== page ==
Sharon Davies. Rising Road: A True Tale of Love, Race, and Religion in America. Oxford: Oxford University Press, 2010. Illustrations. 327 pp. $27.95 (cloth), ISBN 978-0-19-537979-2.
Reviewed by Krystal A. Humphreys (Texas Tech University)
Published on H-SAWH (December, 2011)
Commissioned by Antoinette G. van Zelm (TN Civil War Nat. Heritage Area Center for Historic Preservation)
Very rarely is one given the opportunity to read and review a book that is entertaining, informative, and almost impossible to criticize. Rising Road, by Sharon Davies, is one of those books. Davies brings to life the historical narrative surrounding one of the most controversial court cases in Alabama history, one that centered on issues of race and religion.
While the book neither advances nor challenges the historiography of the Jim Crow South, it does act as a historical synthesis of all of the social issues that came to a head in 1920s Alabama. The decade was characterized by extreme social change and an equally extreme backlash. Conservatives were concerned about the apparent loss of tradition that was changing the social landscape of the United States. Women had the right to vote, and the flapper came to represent a new breed of women who were both independent and somewhat rebellious. The years after World War I also saw increased membership in the Ku Klux Klan; no longer solely focused on black people, the “new” Klan sought to “purify” the nation and “protect” it from immigrants, African Americans, Catholics, and anti-American ideas. Fundamentalism emerged in opposition to intellectualism and liberal Christianity in an effort to protect so-called traditional family values. The trial of Edwin Stephenson that is at the center of Rising Road acts as a microcosm for an examination of these issues.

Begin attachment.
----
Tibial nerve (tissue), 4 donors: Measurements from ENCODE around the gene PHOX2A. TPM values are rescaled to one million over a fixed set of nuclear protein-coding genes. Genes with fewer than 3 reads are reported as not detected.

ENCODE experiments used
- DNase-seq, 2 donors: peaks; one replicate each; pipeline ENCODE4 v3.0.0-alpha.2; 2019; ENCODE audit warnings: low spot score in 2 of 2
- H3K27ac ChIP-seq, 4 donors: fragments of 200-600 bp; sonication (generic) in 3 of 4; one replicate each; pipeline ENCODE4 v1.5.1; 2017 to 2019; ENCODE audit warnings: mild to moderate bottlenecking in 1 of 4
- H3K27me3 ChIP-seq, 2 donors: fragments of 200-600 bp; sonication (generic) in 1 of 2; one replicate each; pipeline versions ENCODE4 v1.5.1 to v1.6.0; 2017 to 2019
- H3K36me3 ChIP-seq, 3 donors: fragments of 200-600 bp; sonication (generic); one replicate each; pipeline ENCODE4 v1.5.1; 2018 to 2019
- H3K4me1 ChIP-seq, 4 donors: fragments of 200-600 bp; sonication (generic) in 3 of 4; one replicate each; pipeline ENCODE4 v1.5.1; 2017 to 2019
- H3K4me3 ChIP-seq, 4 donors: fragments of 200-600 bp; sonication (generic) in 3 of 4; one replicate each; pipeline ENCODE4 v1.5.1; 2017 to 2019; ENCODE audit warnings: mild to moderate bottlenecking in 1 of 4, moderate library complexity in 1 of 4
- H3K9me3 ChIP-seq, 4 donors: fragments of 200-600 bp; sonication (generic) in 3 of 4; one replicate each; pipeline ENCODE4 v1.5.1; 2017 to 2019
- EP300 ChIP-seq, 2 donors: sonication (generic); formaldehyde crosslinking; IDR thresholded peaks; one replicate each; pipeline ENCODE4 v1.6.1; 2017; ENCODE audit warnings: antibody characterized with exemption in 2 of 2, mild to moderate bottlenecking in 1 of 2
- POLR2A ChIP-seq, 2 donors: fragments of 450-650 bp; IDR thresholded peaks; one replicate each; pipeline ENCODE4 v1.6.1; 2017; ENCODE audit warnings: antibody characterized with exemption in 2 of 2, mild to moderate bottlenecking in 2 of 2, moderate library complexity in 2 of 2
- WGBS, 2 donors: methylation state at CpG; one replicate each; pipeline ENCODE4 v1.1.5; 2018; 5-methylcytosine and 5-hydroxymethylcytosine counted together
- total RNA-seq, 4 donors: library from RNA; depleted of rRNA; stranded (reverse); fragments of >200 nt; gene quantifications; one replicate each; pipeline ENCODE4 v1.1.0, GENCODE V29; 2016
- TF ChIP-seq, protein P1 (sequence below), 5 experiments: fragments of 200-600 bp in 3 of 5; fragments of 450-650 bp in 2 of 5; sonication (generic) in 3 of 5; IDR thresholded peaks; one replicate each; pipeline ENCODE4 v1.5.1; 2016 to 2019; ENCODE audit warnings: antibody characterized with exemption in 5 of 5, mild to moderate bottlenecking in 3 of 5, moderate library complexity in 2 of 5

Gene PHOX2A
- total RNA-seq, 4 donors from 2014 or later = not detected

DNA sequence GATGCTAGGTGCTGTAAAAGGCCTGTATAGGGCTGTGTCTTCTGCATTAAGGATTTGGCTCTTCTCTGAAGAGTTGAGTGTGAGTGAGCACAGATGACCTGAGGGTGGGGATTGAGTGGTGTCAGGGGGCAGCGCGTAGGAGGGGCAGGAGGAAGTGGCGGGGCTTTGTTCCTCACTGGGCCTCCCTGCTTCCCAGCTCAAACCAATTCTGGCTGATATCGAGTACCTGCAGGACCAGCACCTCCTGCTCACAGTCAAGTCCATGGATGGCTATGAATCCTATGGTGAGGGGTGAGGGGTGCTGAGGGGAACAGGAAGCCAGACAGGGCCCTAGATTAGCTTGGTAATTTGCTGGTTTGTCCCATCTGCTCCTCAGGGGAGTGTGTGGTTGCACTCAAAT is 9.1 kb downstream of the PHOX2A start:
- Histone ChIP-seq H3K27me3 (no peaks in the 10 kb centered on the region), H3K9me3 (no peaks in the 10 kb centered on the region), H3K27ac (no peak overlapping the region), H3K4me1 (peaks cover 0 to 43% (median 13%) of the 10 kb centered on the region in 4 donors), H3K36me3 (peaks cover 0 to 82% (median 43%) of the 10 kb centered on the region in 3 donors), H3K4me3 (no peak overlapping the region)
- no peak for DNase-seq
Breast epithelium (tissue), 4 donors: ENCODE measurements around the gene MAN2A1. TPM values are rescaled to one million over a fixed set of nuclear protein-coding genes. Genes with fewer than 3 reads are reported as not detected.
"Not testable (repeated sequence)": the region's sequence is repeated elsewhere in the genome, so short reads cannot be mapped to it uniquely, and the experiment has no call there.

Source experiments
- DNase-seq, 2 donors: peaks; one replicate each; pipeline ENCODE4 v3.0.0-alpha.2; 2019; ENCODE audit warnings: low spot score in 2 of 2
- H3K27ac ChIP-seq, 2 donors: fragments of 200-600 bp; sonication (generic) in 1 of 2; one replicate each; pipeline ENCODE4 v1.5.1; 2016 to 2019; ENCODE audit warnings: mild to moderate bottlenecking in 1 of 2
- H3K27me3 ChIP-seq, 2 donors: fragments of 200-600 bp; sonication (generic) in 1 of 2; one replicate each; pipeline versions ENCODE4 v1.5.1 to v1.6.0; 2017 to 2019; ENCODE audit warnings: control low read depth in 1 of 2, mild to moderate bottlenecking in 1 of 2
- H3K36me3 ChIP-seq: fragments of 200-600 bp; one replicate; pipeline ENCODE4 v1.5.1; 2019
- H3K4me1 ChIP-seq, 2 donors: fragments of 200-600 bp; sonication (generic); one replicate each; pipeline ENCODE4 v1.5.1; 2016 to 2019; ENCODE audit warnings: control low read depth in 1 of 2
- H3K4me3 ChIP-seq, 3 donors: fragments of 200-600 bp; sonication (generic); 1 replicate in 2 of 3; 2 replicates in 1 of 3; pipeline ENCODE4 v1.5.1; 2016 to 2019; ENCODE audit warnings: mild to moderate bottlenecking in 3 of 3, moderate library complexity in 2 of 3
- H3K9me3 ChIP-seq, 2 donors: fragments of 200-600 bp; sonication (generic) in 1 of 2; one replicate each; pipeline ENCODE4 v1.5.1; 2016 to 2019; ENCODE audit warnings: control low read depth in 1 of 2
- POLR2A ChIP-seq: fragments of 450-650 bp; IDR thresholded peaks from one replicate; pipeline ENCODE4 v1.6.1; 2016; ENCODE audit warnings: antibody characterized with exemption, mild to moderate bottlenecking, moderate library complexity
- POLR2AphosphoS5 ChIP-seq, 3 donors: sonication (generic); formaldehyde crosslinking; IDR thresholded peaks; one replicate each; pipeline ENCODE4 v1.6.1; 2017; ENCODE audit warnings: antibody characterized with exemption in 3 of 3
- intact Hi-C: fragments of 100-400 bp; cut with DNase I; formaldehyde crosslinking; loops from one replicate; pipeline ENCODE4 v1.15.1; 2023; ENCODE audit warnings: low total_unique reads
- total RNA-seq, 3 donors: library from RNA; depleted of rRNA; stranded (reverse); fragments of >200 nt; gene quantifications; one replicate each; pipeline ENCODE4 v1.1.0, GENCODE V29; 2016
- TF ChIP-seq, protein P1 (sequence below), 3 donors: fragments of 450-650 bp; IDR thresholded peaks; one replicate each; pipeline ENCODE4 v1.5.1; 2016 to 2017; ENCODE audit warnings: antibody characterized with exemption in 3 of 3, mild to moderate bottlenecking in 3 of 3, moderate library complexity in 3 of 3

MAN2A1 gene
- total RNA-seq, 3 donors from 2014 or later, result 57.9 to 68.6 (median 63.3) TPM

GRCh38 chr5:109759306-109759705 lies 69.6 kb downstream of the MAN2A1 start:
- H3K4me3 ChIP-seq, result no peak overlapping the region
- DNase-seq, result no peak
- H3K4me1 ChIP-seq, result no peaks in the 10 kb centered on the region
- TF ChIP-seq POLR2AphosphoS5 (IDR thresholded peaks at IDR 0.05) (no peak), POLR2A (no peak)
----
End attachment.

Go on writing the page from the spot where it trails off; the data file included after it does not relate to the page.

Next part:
On August 11, 1921, the Reverend Edwin Stephenson, a Methodist minister with no pulpit to preach from, shot and killed Father James Coyle, a Catholic priest and pastor of St. Paul’s Catholic Church in Birmingham. This event resulted in one of the most interesting and influential trials of the century. Rather than simply relating the story of the trial, Davies goes into a great deal of depth to show us the world that Stephenson and Coyle inhabited and the events that led to the crime.
Given the careers of both the victim and the defendant, religion held a prominent position in the trial. Fears of Catholicism were common during the 1920s, sometimes causing outbreaks of violence, as was the case in Birmingham. Tabloid papers and so-called patriotic groups spread anti-Catholic propaganda to the masses, and Davies does an excellent job of showing the effect that this had on Americans. The killing of Father Coyle was, in many ways, a violent act of aggression against Catholicism. Father Coyle had, on the morning of the day he died, presided over the marriage of Stephenson’s secretly Catholic daughter, Ruth, to another Catholic. In addition to anti-Catholic sentiment, Davies also goes into detail regarding the history of the Methodist Church and the schisms over the issue of slavery that eventually created the Methodist Episcopal Church, South. All of this background information is necessary for the reader to fully understand the scope of this trial.